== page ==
Michael Chernew, Ph.D.
Medicare Payment Advisory Commission
425 I Street, NW, Suite 701
Washington, DC 20001
Re: Comments on March 2023 Public Meeting Topics — Wage Index, Alignment of Payment Rates Across Ambulatory Settings and Part B Drugs
Dear Dr. Chernew:
On behalf of our nearly 5,000 member hospitals, health systems and other health care organizations, our clinician partners — including more than 270,000 affiliated physicians, 2 million nurses and other caregivers — and the 43,000 health care leaders who belong to our professional membership groups, the American Hospital Association (AHA) appreciates the opportunity to share our comments on three topics that were discussed during the March 2023 Medicare Payment Advisory Commission (MedPAC) public meeting: the hospital wage index, alignment of payment rates across ambulatory settings and Medicare Part B drug payments.
We appreciate your thoughtful discussions on these topics. The AHA:
- Agrees that the current wage index system is flawed, but continues to have concerns about the use of non-hospital data in an alternative wage index system;
- Recommends that the commission reject modifications to the current average sales price (ASP)-plus-6% methodology; and
- Urges the commission not to recommend additional site-neutral payment cuts.
Our detailed comments on these issues follow.
At the March meeting, the commission continued its discussion related to Medicare’s hospital wage index policies. First, commissioners and MedPAC staff discussed concerns over the source of the current wage data and its circularity in setting wage indices. Second, they discussed labor market areas and the resulting wage index “cliffs.” They also discussed the increasingly burdensome and complicated processes for adjustments. Finally, staff set forth an alternative wage index system that could potentially address these concerns.
The AHA has conducted extensive policy work on the wage index. As a result of that work, we and our members agree that it is greatly flawed in several respects. However, as we have iterated to MedPAC in our October 2021 and September 2022 letters, we continue to have serious concerns over the proposed alternative wage index system and the disruption it could cause, particularly when considered in the broader context of the financial instability hospitals continue to face. For example, we have concerns over the proposed use of Bureau of Labor Statistics (BLS) data rather than hospital-reported data from the Medicare cost reports. There continues to be critical differences between the two data sets that should be carefully evaluated. We refer you to the above letters for additional details.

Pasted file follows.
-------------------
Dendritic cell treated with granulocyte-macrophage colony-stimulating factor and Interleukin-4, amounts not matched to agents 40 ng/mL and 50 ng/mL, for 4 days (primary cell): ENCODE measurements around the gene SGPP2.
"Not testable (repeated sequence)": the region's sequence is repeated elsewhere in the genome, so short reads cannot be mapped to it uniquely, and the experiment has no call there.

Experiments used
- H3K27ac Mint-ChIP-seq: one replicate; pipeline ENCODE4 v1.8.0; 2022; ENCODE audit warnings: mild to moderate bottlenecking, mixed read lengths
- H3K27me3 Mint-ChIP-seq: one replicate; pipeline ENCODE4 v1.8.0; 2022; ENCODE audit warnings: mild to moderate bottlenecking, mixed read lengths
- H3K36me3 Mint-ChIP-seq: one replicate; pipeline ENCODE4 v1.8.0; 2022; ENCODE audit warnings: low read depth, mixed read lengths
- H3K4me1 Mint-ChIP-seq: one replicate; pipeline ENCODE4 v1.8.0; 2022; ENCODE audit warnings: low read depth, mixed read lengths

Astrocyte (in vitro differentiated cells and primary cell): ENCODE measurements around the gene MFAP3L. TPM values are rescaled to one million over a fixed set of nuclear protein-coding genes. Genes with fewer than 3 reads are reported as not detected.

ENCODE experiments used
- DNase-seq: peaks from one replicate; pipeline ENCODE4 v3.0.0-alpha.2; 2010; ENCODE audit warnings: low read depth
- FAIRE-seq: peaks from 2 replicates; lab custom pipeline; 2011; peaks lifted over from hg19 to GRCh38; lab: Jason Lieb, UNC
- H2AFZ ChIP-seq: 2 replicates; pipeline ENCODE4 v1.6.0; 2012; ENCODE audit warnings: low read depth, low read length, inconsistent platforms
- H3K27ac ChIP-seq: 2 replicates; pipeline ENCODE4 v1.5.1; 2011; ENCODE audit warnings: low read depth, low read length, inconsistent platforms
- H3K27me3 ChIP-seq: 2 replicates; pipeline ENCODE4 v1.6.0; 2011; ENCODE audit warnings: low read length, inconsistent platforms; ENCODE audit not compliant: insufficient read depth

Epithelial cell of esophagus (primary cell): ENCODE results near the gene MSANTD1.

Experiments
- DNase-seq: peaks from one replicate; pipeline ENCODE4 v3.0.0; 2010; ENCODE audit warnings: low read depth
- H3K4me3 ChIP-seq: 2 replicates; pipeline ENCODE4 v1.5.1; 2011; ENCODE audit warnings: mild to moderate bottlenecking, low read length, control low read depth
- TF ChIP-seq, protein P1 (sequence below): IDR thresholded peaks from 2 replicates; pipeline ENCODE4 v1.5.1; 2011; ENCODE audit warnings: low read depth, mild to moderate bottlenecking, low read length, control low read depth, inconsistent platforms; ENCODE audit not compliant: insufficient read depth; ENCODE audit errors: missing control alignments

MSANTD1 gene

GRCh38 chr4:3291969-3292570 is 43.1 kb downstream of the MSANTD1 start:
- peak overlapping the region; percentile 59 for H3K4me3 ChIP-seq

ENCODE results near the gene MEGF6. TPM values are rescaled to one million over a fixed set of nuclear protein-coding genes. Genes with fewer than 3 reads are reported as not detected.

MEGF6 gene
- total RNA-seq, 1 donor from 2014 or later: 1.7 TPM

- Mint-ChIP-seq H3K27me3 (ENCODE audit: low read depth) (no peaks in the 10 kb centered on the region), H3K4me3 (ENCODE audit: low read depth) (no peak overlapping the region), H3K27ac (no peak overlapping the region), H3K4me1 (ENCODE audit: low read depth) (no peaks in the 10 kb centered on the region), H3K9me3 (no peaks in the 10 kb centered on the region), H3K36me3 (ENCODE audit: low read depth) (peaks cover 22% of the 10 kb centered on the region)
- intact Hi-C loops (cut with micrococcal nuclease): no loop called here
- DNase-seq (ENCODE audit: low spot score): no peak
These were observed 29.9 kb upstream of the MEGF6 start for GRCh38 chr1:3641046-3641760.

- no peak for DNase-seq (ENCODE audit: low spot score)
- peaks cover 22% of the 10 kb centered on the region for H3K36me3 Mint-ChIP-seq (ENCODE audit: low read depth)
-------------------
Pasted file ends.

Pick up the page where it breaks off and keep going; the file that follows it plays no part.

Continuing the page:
In addition, hospitals face large and ongoing financial instability and will continue to face challenges, including acute workforce shortages and supply chain disruptions, after the end of the public health emergency. Hospitals and health systems had their worst financial year in 2022 since the pandemic started, experiencing negative operating margins for most of the year with approximately half of the nation’s hospitals ending the year in the red.1 The outlook for not-for-profit hospitals remains negative for 2023, with Moody’s citing continued difficult operating conditions related to labor shortages, high inflation and supply chain challenges.2 Introducing additional instability in the form of wage index reform will only exacerbate these challenges.
MEDICARE PART B DRUG PAYMENTS
Also at the March meeting, commissioners discussed three proposed recommendations to address the high and increasing prices of Medicare Part B drugs and biologicals. The AHA appreciates the commission’s continued attention to this critical issue over the last six years, as achieving sustainable drug pricing is a critical priority. We have previously submitted extensive comments on the recommendations being considered; thus, we briefly reiterate our views on the commission’s policy options below. For additional context and details, we refer you to our letters from November 2021, September 2022 and February 2023.
- Maintaining the ASP-plus-6% payment methodology for Part B drugs;
- Exploring a payment model that expands the inflation rebate policy enacted under the Inflation Reduction Act by extending inflation caps and rebates to generic Part B drugs; and
- Establishing a value-based approach focused on first-in-class drugs approved under the Food and Drug Administration’s accelerated approval pathway in which Medicare could cap payment for such drugs with excessively high launch prices and uncertain clinical benefit — using the criteria proposed by the commission.
ALIGNMENT OF PAYMENT RATES ACROSS AMBULATORY SETTINGS